output numbers could also provide an upward bias to GDP growth.
Ideally, according to analysts, the GSDP data series for individual states should be fully consistent with the national accounts estimates of GDP, so that the disaggregated picture of economic performance at the state level corresponds with the picture for the country as a whole emerging from national accounts. While this type of consistency is not possible at present as time series data on the GSDP in each state are prepared by the statistics department of state governments, these estimates do not add up to the GDP presented in the national accounts.
The GSDP data prepared by the statistics departments of states are used by the CSO as an input into national accounts estimation, but there are differences in methods of estimating the GSDP in different states and the state GSDP series are not modified to make them consistent with each other and with the national accounts.
The high growth by states is also seen as creditable in light of the fact that after a marginal setback in 2011-12, the overall fiscal balance of the states improved sharply in 2012-13, as reflected in the reduction in gross fiscal deficit (GFD) and primary deficit (PD) as ratios to GSDP and increase in capital outlay in the majority of the states. While the consolidated revenue surplus is projected to have increased to 0.4 per cent of GDP in 2012-13 from 0.1 per cent in 2011-12, GFD and PD as ratios to GDP declined to 2.1 per cent and 0.6 per cent, respectively, in 2012-13 from 2.3 percent and 0.8 per cent, respectively, in 2011-12.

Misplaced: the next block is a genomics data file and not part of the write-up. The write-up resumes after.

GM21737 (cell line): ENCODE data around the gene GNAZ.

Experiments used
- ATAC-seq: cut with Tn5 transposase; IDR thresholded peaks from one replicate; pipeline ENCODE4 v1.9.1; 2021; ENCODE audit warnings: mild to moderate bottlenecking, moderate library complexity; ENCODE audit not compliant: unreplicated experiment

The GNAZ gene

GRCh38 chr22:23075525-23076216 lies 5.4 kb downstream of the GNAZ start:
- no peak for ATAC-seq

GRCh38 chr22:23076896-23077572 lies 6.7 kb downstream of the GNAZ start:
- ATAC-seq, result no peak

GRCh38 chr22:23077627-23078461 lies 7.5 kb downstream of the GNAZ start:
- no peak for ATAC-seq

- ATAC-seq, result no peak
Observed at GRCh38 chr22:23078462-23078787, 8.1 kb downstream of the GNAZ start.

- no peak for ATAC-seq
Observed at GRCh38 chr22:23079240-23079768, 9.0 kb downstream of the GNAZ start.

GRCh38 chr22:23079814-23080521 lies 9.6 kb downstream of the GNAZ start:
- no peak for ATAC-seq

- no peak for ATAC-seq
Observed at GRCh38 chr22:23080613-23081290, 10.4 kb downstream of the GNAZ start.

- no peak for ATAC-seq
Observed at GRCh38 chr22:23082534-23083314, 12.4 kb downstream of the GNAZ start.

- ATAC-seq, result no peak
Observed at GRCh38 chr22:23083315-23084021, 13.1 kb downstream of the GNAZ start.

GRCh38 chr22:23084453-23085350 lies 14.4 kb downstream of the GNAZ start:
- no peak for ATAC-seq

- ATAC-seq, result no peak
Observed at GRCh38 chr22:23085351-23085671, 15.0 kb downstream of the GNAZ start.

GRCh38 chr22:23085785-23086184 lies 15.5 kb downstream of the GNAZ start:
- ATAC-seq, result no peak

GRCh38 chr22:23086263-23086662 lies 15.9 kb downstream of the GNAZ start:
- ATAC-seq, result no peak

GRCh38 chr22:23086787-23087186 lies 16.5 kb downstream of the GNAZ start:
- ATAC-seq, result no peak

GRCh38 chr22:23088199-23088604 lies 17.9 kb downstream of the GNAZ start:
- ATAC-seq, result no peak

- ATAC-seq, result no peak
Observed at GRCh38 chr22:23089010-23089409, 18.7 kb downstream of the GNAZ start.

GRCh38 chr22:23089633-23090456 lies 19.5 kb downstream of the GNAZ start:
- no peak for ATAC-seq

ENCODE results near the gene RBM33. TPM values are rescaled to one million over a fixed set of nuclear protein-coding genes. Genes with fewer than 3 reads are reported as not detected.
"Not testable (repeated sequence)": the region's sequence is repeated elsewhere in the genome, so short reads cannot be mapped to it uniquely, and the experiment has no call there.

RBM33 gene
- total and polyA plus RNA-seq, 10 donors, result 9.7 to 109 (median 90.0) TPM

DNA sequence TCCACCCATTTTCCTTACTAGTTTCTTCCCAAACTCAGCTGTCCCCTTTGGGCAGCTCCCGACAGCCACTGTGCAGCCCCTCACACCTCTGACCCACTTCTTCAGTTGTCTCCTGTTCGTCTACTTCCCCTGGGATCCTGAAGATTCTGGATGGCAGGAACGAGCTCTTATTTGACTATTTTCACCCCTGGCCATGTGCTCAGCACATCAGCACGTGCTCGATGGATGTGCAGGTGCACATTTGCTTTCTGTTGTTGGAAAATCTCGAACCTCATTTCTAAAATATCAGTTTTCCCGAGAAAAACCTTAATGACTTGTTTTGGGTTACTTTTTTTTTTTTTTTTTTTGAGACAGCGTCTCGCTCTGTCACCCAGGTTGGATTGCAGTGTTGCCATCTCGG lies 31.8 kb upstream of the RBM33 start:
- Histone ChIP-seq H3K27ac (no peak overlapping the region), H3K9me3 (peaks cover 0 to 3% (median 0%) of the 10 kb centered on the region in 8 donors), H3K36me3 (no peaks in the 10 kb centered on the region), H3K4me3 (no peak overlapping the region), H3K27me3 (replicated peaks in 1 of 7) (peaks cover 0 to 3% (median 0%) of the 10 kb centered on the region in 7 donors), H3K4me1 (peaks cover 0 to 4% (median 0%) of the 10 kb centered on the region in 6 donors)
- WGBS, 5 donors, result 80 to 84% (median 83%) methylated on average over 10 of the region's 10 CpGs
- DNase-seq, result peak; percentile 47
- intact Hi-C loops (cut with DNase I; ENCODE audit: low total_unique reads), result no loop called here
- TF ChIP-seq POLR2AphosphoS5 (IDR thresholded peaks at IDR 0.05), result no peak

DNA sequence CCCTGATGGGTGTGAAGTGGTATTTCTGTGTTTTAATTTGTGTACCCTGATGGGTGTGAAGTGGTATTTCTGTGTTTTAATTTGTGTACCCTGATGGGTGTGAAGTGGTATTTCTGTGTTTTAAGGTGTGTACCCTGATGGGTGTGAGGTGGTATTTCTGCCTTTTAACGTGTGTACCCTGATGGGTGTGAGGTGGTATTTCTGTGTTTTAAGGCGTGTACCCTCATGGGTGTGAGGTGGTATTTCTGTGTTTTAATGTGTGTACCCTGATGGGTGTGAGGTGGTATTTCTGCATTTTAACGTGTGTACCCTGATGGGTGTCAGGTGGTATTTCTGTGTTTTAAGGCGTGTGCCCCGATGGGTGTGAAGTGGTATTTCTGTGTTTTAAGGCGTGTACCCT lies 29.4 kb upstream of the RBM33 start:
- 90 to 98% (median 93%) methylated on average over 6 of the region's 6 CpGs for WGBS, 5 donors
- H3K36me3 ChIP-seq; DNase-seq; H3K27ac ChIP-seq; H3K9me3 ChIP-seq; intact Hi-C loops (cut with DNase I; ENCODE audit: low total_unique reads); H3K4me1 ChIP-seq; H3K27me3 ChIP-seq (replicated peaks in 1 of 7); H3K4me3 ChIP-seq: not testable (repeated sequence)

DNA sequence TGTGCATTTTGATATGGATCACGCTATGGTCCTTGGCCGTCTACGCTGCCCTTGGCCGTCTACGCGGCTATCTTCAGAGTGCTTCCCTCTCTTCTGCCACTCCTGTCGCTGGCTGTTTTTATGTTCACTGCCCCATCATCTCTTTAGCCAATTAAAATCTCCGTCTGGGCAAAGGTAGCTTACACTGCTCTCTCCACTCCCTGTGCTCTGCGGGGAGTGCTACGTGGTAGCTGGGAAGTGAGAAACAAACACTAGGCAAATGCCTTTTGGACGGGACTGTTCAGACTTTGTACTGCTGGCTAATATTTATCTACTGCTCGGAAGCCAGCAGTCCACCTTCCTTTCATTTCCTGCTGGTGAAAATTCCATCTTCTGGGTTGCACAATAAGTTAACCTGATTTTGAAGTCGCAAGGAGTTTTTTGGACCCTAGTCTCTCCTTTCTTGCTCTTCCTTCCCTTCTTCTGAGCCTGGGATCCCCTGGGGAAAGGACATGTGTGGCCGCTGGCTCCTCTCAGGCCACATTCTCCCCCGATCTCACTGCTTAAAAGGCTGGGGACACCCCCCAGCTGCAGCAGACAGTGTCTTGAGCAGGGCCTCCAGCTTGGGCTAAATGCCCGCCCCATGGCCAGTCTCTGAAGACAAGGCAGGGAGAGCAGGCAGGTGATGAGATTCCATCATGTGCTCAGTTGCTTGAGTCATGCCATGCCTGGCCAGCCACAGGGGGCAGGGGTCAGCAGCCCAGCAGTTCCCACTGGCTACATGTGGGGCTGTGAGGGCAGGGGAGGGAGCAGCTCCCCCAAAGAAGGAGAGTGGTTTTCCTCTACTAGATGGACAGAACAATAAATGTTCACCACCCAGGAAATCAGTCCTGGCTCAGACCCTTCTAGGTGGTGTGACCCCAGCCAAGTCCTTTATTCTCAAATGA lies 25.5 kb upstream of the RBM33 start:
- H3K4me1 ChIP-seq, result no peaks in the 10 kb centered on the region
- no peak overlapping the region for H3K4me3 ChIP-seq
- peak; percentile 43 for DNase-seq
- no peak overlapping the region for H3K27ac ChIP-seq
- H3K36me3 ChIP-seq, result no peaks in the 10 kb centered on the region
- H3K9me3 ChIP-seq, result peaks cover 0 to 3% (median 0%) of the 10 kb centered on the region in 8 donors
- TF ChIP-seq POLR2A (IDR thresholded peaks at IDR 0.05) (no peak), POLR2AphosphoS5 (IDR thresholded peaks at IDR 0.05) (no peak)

The consolidated state government debt-GDP ratio, which has been declining since end-March 2004, continued to do so in end-March 2012 (revised estimates) to 22.6 per cent.